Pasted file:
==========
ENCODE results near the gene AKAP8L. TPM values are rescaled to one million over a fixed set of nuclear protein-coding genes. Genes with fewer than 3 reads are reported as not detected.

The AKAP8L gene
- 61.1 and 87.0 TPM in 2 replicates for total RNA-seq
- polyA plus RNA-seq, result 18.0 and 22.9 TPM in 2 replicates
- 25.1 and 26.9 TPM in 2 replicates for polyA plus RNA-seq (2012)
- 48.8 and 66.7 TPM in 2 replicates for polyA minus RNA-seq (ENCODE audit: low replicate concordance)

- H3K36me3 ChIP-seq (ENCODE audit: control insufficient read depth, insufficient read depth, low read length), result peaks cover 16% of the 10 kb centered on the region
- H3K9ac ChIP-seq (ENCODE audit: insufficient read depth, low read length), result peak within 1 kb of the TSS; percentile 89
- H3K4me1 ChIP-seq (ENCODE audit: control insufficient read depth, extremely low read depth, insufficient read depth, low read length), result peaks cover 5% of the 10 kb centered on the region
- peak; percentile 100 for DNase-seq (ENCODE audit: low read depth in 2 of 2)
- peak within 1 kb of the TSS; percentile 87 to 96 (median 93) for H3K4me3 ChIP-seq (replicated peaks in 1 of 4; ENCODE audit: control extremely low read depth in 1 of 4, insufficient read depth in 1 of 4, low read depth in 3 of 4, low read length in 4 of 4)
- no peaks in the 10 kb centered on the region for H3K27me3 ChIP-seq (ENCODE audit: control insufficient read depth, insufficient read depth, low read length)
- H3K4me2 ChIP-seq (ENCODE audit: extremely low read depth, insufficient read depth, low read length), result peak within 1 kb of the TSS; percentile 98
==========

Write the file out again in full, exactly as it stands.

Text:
ENCODE results near the gene AKAP8L. TPM values are rescaled to one million over a fixed set of nuclear protein-coding genes. Genes with fewer than 3 reads are reported as not detected.

The AKAP8L gene
- 61.1 and 87.0 TPM in 2 replicates for total RNA-seq
- polyA plus RNA-seq, result 18.0 and 22.9 TPM in 2 replicates
- 25.1 and 26.9 TPM in 2 replicates for polyA plus RNA-seq (2012)
- 48.8 and 66.7 TPM in 2 replicates for polyA minus RNA-seq (ENCODE audit: low replicate concordance)

- H3K36me3 ChIP-seq (ENCODE audit: control insufficient read depth, insufficient read depth, low read length), result peaks cover 16% of the 10 kb centered on the region
- H3K9ac ChIP-seq (ENCODE audit: insufficient read depth, low read length), result peak within 1 kb of the TSS; percentile 89
- H3K4me1 ChIP-seq (ENCODE audit: control insufficient read depth, extremely low read depth, insufficient read depth, low read length), result peaks cover 5% of the 10 kb centered on the region
- peak; percentile 100 for DNase-seq (ENCODE audit: low read depth in 2 of 2)
- peak within 1 kb of the TSS; percentile 87 to 96 (median 93) for H3K4me3 ChIP-seq (replicated peaks in 1 of 4; ENCODE audit: control extremely low read depth in 1 of 4, insufficient read depth in 1 of 4, low read depth in 3 of 4, low read length in 4 of 4)
- no peaks in the 10 kb centered on the region for H3K27me3 ChIP-seq (ENCODE audit: control insufficient read depth, insufficient read depth, low read length)
- H3K4me2 ChIP-seq (ENCODE audit: extremely low read depth, insufficient read depth, low read length), result peak within 1 kb of the TSS; percentile 98